Huntsman admits his cannabis research has been met with pushback, but he says the trials are necessary as parents become desperate for answers.
“We had feedback from scientists saying we shouldn’t be doing this. We shouldn’t be studying this in children, which I disagree with completely,” Huntsman says.
“Parents are seeing this, they’re reading about this. It’s all over social media … and a lot of them are trying it. And in some situations, possibly in a dangerous manner.”
The study is entirely funded with support from several organizations, including a sizeable grant from the Children’s Hospital Foundation of Saskatchewan.
“We felt it would be best if this wasn’t funded by any drug company, so that removes any potential bias,” Huntsman says.
Alexander Repetski of Thornhill, Ont., says cannabis oil treatments for epilepsy have dramatically improved his daughter’s quality of life.
She was diagnosed at three months of age, and doctors started her on first-line treatments, trying nine different traditional medications over ten months, but none worked.
“She was basically a two-year-old at this point and almost in a vegetative state,” says Repetski. “She was a two-year-old who could not crawl or sit on her own.”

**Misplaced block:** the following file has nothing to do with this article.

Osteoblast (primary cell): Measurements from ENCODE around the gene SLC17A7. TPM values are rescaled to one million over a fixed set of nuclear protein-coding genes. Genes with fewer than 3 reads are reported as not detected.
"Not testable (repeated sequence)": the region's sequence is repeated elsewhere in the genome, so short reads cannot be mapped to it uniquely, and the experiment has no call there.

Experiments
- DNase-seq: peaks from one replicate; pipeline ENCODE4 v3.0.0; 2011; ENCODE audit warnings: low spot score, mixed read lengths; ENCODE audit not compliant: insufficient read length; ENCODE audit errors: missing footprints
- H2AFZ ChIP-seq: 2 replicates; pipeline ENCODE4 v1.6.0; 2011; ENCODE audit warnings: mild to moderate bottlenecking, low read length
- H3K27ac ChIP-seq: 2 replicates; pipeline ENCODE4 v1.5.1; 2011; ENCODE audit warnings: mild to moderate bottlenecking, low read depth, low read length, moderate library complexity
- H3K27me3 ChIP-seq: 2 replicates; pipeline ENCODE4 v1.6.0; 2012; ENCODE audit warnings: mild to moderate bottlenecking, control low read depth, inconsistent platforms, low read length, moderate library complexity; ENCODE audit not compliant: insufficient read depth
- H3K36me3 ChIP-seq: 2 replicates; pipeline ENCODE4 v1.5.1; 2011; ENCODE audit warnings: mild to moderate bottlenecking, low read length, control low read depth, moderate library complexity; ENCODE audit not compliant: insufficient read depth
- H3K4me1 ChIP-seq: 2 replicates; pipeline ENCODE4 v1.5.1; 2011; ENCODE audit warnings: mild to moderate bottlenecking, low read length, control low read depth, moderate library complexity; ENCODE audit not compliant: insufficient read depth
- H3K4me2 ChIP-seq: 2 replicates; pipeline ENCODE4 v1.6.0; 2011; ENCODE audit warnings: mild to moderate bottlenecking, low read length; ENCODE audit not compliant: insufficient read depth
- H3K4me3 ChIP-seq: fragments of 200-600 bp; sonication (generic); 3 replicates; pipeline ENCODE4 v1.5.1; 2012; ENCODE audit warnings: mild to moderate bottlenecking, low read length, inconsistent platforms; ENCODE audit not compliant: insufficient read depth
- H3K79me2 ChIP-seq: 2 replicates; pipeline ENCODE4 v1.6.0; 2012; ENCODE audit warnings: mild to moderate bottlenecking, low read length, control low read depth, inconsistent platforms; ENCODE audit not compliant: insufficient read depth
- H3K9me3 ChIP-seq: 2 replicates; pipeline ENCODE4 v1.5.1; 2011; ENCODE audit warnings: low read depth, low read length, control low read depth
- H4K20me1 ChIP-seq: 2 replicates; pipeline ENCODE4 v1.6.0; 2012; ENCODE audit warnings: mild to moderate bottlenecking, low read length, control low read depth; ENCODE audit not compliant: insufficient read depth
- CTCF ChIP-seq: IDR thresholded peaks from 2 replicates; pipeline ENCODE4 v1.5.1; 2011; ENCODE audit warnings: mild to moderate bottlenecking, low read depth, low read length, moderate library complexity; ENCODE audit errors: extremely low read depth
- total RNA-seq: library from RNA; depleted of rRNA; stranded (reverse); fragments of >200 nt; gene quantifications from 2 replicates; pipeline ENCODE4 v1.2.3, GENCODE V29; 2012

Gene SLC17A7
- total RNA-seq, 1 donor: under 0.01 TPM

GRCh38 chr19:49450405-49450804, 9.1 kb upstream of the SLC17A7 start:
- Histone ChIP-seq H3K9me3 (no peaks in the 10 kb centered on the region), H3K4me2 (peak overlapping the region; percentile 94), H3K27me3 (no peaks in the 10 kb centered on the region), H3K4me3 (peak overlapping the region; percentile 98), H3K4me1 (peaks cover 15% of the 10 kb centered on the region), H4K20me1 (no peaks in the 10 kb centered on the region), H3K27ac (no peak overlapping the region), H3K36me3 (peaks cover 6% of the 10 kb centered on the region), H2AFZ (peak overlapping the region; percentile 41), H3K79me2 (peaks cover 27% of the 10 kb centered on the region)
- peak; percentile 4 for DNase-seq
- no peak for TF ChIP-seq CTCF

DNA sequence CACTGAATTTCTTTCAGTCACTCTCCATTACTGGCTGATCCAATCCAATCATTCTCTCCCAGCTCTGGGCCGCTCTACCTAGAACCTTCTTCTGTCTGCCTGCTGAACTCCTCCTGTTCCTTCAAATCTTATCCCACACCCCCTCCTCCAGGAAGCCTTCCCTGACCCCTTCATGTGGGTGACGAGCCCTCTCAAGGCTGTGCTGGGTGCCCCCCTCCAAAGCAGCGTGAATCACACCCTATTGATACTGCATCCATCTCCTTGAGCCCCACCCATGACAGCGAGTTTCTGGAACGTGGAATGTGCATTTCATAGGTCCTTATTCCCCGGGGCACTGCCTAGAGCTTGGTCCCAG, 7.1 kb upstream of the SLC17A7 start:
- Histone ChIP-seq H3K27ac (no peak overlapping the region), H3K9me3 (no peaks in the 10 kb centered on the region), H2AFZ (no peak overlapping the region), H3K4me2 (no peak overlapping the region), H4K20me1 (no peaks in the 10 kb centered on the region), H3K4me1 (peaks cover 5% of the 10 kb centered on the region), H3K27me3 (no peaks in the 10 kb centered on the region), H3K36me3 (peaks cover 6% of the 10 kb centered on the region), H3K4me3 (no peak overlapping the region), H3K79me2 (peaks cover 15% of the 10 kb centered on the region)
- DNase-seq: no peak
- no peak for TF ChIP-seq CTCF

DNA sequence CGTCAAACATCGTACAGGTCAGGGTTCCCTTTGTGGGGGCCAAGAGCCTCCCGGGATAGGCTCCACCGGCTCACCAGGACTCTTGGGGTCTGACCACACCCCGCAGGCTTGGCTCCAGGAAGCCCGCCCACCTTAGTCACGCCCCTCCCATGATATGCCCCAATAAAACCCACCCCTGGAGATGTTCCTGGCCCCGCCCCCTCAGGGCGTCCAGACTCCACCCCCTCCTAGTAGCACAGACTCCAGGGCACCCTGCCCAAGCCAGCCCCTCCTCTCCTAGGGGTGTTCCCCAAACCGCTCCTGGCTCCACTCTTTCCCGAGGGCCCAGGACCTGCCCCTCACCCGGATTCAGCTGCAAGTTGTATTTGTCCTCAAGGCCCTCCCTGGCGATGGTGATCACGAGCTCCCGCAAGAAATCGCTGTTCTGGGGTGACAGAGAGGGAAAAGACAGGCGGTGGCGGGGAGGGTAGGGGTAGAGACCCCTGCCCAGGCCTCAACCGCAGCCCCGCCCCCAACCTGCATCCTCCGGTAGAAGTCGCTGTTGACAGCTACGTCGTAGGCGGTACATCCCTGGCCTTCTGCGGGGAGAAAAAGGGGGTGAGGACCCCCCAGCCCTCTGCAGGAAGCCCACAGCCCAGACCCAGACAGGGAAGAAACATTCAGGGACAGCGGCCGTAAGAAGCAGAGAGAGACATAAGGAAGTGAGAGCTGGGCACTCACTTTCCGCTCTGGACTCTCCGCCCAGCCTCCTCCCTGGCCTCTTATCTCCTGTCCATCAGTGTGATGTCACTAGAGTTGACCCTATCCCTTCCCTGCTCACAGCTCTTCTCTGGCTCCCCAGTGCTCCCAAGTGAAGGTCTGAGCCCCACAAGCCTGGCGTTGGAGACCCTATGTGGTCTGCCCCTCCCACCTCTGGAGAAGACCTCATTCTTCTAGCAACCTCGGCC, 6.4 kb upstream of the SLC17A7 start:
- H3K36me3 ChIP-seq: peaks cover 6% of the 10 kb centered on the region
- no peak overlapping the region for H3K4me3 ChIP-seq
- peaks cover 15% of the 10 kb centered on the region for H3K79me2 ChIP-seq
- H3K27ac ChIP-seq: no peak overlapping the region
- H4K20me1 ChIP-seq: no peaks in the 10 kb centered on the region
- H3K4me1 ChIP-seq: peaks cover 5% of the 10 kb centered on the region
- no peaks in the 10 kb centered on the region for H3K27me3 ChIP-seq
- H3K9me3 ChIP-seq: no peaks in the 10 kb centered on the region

He says he came across cannabis as a possible treatment during his research on her condition. But while doctors eventually agreed to prescribe the drug, they couldn’t offer education on the product.
“They could not give me any information in terms of dosing, interactions with other drugs, so I basically had to figure out all of that myself,” he says.
Two years into the treatment, Repetski says his daughter’s quality of life has improved dramatically.
“She gone from having 50 seizures a day, to having a very mild seizure a couple of times a year,” he says. “While she still has lots of issues and challenges with cognitive delay, she’s now running, jumping, attends kindergarten with an assistant.”